Homegrown hops

Island growers are ready for a glass of Hopps Farm Road Pale Ale.

It’s nice to know that COVID-19 hasn’t wreaked havoc on this year’s local hop harvest, and it’s even nicer knowing that Hopps Farm Road Pale Ale will be available at Offshore Ale around Sept. 25. And, hold onto your mug, it will be available in 16-ounce cans this year.
We caught up with some growers and with Offshore Ale brewmaster Neil Atkins to get the scoop on this year’s batch.

Five locations around the Island grow hops for the local beer, and two folks very involved in the process are Alan Northcott and Gary Montrowl. They were in agreement that this year was a good one for local hops, even better than last year. Northcott and his wife grow hops on their land, which ironically is located on Hopps Farm Road in West Tisbury. Montrowl helps harvest the crop from Cynthia Riggs’ Cleaveland House garden. All the cut hops from Island farms and gardens were gathered at Northcott’s place, and then a group of around 20 or so volunteers picked the buds off the plants this year, practicing proper social distancing protocols.

Northcott explained that the whole hop-growing thing began around 20 years ago as a joke between himself and his friend Ken Rusczyk. “Now it’s grown into something everybody looks forward to doing,” Northcott said.

Montrowl said he was surprised to see how well this year’s crop turned out at Cleaveland House. “I was surprised at how many there were at Cynthia’s,” Montrowl said. “In the end they were really vigorous. Hers comprised 20 percent of the total, and were very nice-looking, fresh, perfectly formed, we were pleased.”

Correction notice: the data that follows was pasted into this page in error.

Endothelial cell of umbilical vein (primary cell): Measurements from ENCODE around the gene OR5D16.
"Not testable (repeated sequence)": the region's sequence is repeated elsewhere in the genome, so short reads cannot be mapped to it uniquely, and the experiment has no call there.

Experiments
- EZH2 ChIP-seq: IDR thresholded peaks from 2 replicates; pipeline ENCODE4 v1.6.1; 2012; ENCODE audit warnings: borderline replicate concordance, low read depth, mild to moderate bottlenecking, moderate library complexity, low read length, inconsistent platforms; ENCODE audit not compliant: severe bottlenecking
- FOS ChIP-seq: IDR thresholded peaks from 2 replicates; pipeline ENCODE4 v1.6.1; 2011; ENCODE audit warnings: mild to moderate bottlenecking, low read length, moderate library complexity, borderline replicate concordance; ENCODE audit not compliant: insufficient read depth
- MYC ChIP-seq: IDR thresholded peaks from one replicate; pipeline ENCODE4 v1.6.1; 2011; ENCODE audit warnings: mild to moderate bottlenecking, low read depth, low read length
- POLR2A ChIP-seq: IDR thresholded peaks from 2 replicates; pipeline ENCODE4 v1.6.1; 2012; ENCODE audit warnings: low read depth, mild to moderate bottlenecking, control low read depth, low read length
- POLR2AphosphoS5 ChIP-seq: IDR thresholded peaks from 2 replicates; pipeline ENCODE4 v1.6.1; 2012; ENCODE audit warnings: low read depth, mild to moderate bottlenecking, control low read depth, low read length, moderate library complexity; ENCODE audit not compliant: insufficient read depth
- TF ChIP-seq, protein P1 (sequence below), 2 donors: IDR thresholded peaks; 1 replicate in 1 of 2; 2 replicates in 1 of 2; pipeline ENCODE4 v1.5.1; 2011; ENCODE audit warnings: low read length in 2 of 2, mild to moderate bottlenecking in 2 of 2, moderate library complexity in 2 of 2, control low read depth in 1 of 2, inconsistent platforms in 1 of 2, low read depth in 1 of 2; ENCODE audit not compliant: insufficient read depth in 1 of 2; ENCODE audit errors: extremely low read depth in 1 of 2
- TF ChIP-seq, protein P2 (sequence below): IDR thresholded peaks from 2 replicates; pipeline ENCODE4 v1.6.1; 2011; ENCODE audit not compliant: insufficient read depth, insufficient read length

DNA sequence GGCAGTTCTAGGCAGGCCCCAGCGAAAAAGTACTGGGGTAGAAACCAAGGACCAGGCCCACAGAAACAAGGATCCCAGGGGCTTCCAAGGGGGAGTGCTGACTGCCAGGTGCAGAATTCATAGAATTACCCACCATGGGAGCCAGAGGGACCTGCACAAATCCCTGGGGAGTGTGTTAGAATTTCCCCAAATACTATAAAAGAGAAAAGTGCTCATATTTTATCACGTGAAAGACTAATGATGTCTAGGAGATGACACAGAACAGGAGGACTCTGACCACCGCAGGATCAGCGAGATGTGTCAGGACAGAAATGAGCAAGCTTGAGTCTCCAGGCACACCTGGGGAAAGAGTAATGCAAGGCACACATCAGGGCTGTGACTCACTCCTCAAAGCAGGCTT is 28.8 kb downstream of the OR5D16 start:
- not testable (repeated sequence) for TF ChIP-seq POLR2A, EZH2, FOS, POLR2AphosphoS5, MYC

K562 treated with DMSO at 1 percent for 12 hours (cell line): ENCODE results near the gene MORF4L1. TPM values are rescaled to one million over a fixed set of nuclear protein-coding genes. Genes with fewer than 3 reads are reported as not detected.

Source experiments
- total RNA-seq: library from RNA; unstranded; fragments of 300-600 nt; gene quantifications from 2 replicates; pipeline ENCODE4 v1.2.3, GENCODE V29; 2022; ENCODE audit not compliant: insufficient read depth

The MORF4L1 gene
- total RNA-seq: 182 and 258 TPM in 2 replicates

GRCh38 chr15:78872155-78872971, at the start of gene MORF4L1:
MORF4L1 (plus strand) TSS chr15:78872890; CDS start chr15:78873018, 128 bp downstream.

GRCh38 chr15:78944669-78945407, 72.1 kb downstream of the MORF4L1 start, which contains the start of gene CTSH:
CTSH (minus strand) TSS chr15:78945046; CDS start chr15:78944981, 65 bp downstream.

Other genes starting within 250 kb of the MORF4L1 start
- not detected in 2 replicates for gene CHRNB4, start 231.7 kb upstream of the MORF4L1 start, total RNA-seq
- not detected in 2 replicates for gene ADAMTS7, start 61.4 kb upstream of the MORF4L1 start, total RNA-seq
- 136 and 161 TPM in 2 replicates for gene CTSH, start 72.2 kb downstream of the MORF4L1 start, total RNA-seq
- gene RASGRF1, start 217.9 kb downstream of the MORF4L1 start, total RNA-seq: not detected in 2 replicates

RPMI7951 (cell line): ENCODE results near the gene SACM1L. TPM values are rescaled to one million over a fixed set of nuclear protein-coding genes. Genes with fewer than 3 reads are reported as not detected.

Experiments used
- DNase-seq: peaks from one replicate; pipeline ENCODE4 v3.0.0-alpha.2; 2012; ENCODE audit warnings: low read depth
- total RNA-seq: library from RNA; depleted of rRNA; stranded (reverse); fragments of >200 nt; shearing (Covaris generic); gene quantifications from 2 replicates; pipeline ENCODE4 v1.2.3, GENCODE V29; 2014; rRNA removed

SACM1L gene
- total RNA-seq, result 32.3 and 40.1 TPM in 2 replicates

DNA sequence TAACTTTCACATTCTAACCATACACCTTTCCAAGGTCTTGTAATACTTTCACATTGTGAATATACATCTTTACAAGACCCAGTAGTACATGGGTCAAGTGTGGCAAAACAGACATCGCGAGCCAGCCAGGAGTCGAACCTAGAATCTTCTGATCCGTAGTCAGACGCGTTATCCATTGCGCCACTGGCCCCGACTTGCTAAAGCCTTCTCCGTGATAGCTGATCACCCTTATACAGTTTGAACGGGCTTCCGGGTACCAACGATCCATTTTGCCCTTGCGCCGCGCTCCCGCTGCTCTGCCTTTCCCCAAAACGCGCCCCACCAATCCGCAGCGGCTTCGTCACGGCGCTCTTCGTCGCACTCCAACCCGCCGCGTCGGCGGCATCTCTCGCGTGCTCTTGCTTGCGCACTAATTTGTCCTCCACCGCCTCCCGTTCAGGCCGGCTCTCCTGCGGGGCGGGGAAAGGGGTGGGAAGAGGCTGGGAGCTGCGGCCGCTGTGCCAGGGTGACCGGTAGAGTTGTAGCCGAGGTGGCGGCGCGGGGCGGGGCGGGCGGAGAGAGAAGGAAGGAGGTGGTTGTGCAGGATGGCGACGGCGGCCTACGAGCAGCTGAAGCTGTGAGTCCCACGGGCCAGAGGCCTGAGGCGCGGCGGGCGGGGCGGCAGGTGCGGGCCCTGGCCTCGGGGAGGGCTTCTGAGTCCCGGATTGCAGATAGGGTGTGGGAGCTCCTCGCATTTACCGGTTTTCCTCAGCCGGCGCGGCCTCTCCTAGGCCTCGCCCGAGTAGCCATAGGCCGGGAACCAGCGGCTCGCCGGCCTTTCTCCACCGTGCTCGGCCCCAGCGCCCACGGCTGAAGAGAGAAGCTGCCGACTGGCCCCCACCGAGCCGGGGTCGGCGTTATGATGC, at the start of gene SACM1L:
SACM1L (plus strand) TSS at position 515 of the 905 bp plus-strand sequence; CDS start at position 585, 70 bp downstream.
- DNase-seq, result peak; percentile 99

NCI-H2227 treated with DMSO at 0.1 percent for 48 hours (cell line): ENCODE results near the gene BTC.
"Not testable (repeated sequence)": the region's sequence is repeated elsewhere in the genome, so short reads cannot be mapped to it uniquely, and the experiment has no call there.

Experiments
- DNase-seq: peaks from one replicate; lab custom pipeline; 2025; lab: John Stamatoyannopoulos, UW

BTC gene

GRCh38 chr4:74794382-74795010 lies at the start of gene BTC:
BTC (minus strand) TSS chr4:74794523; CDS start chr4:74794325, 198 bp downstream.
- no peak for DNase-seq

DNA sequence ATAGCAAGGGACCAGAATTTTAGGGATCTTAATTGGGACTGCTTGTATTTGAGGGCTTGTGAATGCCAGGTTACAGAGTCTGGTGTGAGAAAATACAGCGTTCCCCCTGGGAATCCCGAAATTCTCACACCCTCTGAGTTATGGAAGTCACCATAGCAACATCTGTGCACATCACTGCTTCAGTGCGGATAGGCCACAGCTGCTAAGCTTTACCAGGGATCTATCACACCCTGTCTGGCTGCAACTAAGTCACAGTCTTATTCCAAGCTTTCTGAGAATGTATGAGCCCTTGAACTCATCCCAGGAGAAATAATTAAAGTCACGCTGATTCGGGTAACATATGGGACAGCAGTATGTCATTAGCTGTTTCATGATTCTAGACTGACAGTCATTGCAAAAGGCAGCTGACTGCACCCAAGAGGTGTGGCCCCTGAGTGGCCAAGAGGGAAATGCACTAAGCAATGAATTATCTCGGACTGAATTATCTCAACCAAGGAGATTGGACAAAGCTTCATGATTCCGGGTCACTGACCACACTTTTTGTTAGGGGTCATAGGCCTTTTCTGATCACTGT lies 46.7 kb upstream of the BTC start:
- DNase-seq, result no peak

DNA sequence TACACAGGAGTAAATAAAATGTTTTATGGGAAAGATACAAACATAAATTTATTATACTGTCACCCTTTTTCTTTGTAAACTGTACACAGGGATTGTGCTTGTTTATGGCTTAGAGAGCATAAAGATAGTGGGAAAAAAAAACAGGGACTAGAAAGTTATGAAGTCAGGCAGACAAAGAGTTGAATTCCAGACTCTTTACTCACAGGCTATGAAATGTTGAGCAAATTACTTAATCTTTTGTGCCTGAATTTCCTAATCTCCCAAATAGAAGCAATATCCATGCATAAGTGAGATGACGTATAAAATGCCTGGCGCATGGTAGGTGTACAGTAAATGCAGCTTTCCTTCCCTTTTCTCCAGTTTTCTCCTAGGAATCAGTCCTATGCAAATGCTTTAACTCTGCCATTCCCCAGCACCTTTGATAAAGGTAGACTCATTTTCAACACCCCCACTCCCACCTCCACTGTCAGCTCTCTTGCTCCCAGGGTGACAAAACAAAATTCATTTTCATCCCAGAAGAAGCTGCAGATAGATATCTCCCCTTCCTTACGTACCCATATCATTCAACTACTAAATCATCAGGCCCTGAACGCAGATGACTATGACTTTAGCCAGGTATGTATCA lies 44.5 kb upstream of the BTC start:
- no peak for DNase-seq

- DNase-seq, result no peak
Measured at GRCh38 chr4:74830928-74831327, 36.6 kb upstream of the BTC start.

It takes three five-gallon buckets to fill one trash bag full of the hop buds, but years ago when they first began growing, the brewmasters at Offshore preferred to use dry hops. Northcott said it took forever to pick enough for brewing.

“Neil likes the green hop. You just have to time them right, and they still hold together when you pick them. Neil came along, and it made our lives easier,” Northcott laughed.
Even though Atkins was in the middle of the brewing process, he took a few minutes to answer some pertinent questions about Hopps Farm Road Pale Ale.

How many years have you been brewing this beer?
I think I’ve been brewing it for 12 or 13 years. They did do something with the hops a couple of years before I got here.

How does this year’s crop look?
Good. A lot better than last year!

How long before we can all order some to go with our dinner?
Probably be released on Sept. 25th.

Can we get it by the growler?
Yes, and it will be available in 16 oz. cans.

How much beer will you get out of this year’s batch?
About nine barrels, or 279 gallons.

How do the Island hops compare to other hops you use?
Can’t really compare. These are wet hops, as in not dried and thrown straight into the brew from the plant. The other hops we use are dried, and then pelletized for a more concentrated flavor/bitterness.

Hopps Farm Road Pale Ale, available in a week or so at Offshore Ale, 30 Kennebec Ave., Oak Bluffs, offshoreale.com.